North Korea Urban Population

North Korea Political System

Political system

Short for KP by Abbreviationfinder, North Korea is a dictatorship that is then ruled for over half a century by a political dynasty. Society is militarized, closed and permeated with ideological propaganda.

North Korea’s authoritarian leader Kim Jong-Un exerts a great deal of control over the country, where the Communist Labor Party dominates the state apparatus and the military has long played an important role. A rare cult of personality has been built around him, his father Kim Jong-Il and his grandfather and the country’s first leader Kim Il-Sung. In 1997, North Korea introduced a new time series, which was based on Kim Il-Sung’s birth year 1912.

  • Countryaah: Total population and chart of North Korea for years of 2020, 2021, 2022, 2023 and 2024. Also covers population density, birth rate, death rate and population growth rates.

Like the country’s former leader, Kim Jong-Un holds the heaviest posts within the state and party. Kim Jong-Un is both commander-in-chief and chairman of the party’s central military commission.

Kim Il-Sung had the title of president, but it was abolished after his death in 1994 and he was posthumously titled “eternal president”. Kim Il-Sung – also known as “the great leader” – was also Commander-in-Chief, Secretary-General of the Communist Party, Chairman of the Party’s Central Military Commission and Chairman of the National Defense Commission, which from 2009 was considered the country’s highest governing body.

Both son Kim Jong-Il – “the dear leader” – and grandson Kim Jong-Un were appointed commander-in-chief and chairman of the party’s central military commission. Kim Jong-Il was also secretary general of the party and chairman of the National Defense Commission and, after his death in 2011, was declared “eternal secretary general” and “eternal chairman”. Kim Jong-Un was thus unable to take over these important items, but was instead appointed first secretary of the party and first chairman of the National Defense Commission.

The dilemma was resolved in June 2016 when the National Defense Commission was abolished and replaced by a new governing body, the State Business Commission. The country’s parliament, the Supreme People’s Assembly, voted unanimously to appoint Kim Jong-Un as chairman of the new commission. Thus, Kim was able to step out of the shadow of her father and grandfather and occupy the highest post in the country.

The task of the Supreme People’s Assembly is to pass laws. The 687 members who are appointed for five years in general elections belong to all the Democratic front for the reunification of the motherland . The front is completely dominated by the Korean Workers’ Party , but it also includes two small support parties and mass organizations for youth, women and professional groups. In each constituency there is only one candidate, it is compulsory to vote – yes or no – and the turnout is usually stated to be 100 percent. The chairman of the Supreme People’s Assembly formally acts as head of state. The Supreme People’s Assembly also appoints a prime minister and the government.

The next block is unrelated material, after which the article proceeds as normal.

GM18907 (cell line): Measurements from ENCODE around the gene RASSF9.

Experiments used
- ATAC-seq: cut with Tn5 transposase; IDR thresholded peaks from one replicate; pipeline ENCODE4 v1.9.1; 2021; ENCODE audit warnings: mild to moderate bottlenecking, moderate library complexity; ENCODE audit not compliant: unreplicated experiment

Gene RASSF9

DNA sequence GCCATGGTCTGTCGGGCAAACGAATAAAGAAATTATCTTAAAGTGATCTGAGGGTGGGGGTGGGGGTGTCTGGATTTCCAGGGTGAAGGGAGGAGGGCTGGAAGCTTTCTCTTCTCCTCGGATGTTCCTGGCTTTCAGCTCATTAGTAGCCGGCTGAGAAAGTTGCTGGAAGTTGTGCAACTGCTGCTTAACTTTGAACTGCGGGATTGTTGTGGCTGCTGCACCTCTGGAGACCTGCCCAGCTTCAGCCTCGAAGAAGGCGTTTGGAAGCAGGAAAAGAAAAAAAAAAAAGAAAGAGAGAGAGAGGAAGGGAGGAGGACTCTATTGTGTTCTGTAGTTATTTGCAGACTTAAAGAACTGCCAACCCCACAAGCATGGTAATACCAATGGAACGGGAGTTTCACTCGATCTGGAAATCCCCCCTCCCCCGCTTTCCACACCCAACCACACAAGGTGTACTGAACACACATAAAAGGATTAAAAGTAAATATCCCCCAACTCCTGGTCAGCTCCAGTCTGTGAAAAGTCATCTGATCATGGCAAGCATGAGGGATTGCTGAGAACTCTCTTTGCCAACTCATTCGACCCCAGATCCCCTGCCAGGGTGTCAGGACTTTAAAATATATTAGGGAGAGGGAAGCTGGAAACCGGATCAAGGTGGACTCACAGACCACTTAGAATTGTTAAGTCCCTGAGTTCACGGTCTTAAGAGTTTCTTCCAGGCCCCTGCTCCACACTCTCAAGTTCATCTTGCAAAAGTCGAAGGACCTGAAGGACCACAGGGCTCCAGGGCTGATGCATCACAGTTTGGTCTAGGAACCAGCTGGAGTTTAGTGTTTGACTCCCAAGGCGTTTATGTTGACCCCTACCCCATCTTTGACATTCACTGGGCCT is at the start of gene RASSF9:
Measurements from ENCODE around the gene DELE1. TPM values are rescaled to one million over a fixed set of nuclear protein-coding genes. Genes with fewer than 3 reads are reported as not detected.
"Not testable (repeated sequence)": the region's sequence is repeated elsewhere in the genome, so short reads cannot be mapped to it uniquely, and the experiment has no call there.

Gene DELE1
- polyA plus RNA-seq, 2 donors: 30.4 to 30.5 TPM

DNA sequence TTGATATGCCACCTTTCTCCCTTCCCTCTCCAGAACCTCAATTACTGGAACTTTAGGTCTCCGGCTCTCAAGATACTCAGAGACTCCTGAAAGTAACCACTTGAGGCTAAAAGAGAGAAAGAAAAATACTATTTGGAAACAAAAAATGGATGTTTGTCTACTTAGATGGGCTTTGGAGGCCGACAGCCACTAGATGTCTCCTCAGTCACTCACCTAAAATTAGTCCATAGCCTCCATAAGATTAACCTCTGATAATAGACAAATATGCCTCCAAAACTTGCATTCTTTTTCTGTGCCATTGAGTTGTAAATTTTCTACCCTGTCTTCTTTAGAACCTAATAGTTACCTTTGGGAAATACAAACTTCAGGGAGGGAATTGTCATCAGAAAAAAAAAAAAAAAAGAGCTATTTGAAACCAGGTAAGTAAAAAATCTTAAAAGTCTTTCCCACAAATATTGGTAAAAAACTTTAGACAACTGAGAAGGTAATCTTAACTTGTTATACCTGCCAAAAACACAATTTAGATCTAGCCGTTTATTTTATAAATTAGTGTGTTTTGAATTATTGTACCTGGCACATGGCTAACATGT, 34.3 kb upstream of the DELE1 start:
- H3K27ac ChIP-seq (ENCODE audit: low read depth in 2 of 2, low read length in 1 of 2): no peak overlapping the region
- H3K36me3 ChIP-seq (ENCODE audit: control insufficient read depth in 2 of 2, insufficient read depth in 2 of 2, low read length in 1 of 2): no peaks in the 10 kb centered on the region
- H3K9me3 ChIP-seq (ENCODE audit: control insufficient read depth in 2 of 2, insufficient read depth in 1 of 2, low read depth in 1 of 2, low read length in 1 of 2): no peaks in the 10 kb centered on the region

Kim Jong-Un has, since becoming a new leader, strived to restore the Workers’ Party power in society. According to the constitution, the country is to be governed by the party. But its position was gradually undermined when the “military first” principle was introduced. This meant that military spending and the military’s interests had to be in the forefront. But Kim Jong-Un launched the byungjin strategy in 2013, which at the same time gives priority to both nuclear weapons and the economy. One consequence has been that the military’s dominance over North Korea’s politics and economy has diminished while the party’s position has been strengthened. A particularly important role is the party’s central committee, which examines the government’s positions on various issues.

An important party ideology launched by Kim Il-Sung in the 1950s has been based on juche (self-confidence). Juche emphasizes national, cultural and economic independence as well as revolutionary zeal and the superiority of the party. Juche assumes that the individual puts the interests of society ahead of his own and that loyalty to the nation and its leaders precedes international solidarity. After an amendment in 2009, communism is not mentioned in the constitution.

North Korea Urban Population

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